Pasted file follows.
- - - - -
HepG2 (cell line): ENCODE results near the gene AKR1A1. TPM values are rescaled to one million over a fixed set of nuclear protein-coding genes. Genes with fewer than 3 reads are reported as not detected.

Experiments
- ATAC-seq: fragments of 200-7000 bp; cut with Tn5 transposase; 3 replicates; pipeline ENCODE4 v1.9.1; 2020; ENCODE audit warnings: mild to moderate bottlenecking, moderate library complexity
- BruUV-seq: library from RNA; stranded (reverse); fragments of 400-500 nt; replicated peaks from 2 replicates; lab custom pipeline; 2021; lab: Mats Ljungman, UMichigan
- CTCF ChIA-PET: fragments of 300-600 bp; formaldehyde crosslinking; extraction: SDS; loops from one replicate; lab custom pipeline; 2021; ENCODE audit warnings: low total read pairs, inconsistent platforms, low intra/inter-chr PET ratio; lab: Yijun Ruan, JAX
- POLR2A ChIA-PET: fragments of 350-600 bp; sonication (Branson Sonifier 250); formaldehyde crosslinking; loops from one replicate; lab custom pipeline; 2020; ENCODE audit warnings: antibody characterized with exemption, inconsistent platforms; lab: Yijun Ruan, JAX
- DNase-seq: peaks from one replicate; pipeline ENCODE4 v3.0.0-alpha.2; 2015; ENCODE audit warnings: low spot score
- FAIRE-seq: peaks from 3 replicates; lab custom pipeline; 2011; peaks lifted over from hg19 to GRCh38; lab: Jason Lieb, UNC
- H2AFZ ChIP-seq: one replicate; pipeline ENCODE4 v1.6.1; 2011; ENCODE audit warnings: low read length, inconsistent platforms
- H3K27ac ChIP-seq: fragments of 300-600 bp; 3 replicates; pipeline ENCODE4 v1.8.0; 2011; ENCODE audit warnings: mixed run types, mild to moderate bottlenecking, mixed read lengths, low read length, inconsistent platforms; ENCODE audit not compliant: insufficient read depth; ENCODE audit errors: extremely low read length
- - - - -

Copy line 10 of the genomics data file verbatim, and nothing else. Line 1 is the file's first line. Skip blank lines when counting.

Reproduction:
- H3K27ac ChIP-seq: fragments of 300-600 bp; 3 replicates; pipeline ENCODE4 v1.8.0; 2011; ENCODE audit warnings: mixed run types, mild to moderate bottlenecking, mixed read lengths, low read length, inconsistent platforms; ENCODE audit not compliant: insufficient read depth; ENCODE audit errors: extremely low read length